Kristin Metz, 29, had faced a possible life term in the 2008 murder of Stevie May. The lesser sentence resulted from an agreement between prosecutors and Metz’ defense team that was approved by state District Judge Ray Wheless. No witnesses testified during the punishment phase.

As part of the deal, the defense waived the right to appeal.

"It was a fair sentence," said lead prosecutor John Lee Schomburger. "There was not any intent to kill."

Defense attorney Tom D'Amore said he also was pleased with the sentence: "It was done...to avoid the risk to our client of a greater sentence."

A Collin County jury found her guilty Friday of causing May’s death by injecting her with heroin at her request.

The verdict in the unusual trial came moments before state District Judge Ray Wheless was about to send the panel home for the weekend. When the verdict was announced, May's mother, Kathleen May, sobbed openly in the courtroom.

A few feet away, Metz, 29, appeared calm. But she broke down in tears moments later as her attorney, Scott Palmer, sought to reassure her.

"How could they do this?" she pleaded. "How do I have any faith in justice?"

The case against Metz was considered a rarity because she was charged with murdering someone who authorities acknowledge was voluntarily committing the same criminal act: possession of heroin.

Evidence at the trial shows that at the behest of May, Metz purchased heroin from a Carrollton dealer so they both could use it back at the McKinney apartment Metz shared with her husband. But when May had trouble injecting herself, Metz — her best friend — did it for her, authorities say. The 21-year-old mother died inside Metz's apartment.



Body In Troy, Ill., Cemetery Was Heroin Overdose
By Terry Hillig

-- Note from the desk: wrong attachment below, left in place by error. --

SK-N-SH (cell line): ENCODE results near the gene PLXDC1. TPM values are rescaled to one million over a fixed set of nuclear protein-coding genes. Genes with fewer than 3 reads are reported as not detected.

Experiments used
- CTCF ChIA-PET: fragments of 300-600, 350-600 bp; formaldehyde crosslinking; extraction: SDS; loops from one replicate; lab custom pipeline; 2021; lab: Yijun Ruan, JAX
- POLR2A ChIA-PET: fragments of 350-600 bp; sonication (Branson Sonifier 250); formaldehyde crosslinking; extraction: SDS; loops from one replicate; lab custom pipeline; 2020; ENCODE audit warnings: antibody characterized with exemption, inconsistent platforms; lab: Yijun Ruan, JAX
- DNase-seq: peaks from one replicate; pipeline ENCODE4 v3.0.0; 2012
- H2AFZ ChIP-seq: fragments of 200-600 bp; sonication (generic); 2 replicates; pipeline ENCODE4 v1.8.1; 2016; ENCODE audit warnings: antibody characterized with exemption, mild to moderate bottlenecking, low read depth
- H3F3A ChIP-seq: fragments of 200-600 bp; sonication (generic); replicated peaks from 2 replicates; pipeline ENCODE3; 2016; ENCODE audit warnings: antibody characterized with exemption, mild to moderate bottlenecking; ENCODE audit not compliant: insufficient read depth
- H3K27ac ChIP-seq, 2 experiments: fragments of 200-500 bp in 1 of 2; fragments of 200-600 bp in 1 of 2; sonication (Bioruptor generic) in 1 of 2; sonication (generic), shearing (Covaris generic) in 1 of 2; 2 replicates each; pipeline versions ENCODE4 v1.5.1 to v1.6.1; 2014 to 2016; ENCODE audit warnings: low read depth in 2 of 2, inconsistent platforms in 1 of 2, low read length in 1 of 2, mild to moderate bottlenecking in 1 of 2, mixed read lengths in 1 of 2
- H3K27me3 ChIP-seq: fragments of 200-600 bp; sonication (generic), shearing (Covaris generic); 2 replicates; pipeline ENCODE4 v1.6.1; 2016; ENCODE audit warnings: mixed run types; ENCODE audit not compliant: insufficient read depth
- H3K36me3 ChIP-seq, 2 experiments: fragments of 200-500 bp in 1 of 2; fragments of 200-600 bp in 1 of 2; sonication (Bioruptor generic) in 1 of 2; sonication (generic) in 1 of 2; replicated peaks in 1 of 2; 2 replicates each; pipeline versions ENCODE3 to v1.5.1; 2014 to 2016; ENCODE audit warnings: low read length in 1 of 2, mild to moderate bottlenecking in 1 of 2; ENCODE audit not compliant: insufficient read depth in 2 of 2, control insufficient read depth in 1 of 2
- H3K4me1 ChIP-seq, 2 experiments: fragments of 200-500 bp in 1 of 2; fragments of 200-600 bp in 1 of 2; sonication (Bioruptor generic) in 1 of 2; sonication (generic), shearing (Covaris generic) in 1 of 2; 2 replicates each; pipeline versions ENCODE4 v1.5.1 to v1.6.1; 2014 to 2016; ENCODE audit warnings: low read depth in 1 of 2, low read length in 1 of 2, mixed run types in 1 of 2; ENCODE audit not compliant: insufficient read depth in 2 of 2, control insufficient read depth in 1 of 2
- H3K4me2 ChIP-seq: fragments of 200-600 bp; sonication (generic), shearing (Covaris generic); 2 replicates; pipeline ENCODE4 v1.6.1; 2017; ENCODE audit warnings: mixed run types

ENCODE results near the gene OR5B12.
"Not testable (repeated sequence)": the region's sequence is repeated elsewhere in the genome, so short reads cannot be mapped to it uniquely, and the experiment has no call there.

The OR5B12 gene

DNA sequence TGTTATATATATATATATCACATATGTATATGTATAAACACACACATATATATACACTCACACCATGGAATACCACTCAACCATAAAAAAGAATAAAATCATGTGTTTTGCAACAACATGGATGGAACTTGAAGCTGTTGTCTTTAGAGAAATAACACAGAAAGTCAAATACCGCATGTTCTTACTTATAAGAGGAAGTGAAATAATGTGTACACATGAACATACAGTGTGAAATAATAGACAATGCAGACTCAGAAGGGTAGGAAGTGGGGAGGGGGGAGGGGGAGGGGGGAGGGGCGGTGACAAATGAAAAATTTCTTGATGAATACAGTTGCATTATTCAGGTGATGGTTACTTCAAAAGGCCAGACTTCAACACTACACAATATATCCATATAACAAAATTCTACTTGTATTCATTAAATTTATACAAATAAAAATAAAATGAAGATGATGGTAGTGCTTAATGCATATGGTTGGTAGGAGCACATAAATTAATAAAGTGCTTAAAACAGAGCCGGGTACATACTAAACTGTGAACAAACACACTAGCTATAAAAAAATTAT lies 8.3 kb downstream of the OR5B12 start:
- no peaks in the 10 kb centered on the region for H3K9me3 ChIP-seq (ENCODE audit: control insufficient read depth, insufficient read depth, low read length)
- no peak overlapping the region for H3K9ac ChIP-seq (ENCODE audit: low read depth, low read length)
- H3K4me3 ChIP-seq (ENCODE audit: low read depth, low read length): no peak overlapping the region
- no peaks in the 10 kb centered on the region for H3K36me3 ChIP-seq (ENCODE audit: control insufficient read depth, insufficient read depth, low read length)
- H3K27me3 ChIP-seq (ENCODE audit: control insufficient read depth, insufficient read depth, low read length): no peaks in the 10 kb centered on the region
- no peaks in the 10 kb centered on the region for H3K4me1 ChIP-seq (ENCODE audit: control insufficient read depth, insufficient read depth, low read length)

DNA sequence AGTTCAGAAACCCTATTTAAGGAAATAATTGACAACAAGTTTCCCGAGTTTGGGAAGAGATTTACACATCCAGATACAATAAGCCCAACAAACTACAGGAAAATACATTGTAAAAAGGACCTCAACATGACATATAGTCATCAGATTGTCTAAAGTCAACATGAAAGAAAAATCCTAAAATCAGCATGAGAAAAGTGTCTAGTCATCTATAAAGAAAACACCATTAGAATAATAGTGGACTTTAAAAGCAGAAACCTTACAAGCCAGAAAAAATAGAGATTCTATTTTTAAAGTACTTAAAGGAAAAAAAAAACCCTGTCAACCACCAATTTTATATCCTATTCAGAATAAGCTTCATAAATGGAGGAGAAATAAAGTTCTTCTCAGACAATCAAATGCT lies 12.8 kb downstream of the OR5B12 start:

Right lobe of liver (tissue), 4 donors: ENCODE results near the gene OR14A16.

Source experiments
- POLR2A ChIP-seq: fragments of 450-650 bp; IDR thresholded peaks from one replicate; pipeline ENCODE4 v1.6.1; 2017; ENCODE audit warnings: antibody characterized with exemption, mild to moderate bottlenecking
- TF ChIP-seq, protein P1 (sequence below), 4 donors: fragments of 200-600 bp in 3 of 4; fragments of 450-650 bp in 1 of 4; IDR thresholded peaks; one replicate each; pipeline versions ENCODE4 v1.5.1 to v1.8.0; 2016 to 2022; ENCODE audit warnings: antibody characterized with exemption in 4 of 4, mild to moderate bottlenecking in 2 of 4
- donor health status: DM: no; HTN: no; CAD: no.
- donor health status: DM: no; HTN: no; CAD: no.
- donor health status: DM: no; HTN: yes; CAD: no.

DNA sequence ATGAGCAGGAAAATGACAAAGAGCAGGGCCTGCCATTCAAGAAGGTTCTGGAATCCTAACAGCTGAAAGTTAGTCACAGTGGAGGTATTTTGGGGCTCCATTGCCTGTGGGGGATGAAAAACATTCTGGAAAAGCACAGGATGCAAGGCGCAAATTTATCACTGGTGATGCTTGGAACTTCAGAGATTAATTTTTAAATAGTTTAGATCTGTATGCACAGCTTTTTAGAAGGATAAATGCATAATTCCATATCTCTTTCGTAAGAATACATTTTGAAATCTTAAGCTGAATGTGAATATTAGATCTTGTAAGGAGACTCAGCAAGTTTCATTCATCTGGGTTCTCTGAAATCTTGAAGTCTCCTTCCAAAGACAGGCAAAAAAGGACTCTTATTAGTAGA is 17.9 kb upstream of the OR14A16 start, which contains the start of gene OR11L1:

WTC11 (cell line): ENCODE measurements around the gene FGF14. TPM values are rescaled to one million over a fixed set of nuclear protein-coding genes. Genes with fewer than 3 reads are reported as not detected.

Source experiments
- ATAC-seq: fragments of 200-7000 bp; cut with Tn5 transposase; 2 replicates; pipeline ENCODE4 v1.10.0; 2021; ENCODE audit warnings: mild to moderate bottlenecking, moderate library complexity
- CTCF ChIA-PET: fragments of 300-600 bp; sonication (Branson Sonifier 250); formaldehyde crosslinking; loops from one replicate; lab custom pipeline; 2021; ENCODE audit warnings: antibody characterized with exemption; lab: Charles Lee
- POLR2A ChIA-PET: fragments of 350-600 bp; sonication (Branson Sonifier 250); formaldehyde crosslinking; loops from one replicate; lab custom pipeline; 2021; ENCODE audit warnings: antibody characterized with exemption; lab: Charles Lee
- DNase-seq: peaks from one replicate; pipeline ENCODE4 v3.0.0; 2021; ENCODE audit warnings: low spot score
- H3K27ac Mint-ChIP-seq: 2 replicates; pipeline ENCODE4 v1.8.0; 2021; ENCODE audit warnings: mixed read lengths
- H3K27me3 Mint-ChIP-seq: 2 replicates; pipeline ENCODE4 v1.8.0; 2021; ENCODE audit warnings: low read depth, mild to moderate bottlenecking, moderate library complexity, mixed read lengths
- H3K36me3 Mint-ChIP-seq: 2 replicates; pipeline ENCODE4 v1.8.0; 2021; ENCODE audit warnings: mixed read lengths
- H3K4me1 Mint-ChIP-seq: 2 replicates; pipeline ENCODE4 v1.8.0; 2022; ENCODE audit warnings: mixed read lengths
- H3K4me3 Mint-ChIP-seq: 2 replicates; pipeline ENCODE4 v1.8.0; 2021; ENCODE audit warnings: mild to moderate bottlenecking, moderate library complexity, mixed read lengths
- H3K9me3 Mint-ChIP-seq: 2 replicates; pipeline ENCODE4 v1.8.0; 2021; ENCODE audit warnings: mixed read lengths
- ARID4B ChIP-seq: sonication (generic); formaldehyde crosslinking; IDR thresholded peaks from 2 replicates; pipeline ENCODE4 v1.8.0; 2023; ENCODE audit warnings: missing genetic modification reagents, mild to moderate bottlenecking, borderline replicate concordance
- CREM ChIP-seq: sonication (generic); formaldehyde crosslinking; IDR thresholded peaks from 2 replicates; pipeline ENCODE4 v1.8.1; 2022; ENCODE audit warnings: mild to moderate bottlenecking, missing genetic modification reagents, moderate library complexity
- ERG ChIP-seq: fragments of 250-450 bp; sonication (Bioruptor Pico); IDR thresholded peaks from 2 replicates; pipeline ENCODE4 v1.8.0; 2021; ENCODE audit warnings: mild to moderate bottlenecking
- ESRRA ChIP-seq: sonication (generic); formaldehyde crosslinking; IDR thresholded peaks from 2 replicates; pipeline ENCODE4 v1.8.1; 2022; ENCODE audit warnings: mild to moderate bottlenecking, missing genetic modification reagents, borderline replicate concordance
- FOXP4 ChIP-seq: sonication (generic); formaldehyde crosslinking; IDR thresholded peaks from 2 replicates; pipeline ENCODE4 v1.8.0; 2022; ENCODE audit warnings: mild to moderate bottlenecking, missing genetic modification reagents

March 2010

TROY, ILL. — A man found dead in a cemetery in Troy this week suffered a heroin overdose during a drug binge with a longtime friend who has been charged in the incident, police said Thursday. 

The body of Chad Q. Bell, 29, of Troy, was found Tuesday in Friedens Cemetery, along Illinois Route 162 in that community.

His friend, Michael E. Bovinett, 36, also of Troy, was arrested Wednesday night and charged Thursday with drug-induced homicide, concealment of a homicidal death and obstructing justice, officials said.

Major Jeff Connor, deputy commander of the Major Case Squad of Greater St. Louis, said the two men had used drugs together in the hours before Bell's death. 

According to the charges, Bovinett injected Bell with heroin, which killed him.

Prosecutors claim Bovinett concealed the death by leaving Bell's body in the cemetery, and lied to investigators about it.

Bovinett, of the 100 block of Wayland Street, was held in the Madison County Jail in Edwardsville in lieu of $1 million bail.

Connor declined to say where the men spent the hours before Bell's death, but he did say that heroin was becoming more prevalent.

"Heroin is becoming a very cheap drug, and it's easy to find," the detective said.

Bell was last seen alive about 9 p.m. Monday. Connor said it appeared he was already dead when Bovinett left the body at the cemetery.



Port Huron Woman Charged In Heroin Overdose Death
March 2010

Shelly Lynn Campbell, 35, of Port Huron has been charged with providing the heroin that led to a Port Huron man’s overdose death.

Larry Thomas Sobczak Jr., 31, was found dead Jan 30 in his Pine Street apartment. The St. Clair County Medical Examiner’s office determined he died of a heroin overdose. Investigators believe Campbell provided Sobczak with the heroin.

She was arraigned Sunday and is being held on $10,000 bond. A preliminary exam on the charge of delivery of a controlled substance causing death is set for March 9.

10 comments:

Mina said...

It's horrible. We have the same kind of law in Austria. Here, you also get a jail sentence for helping someone inject and the person dies.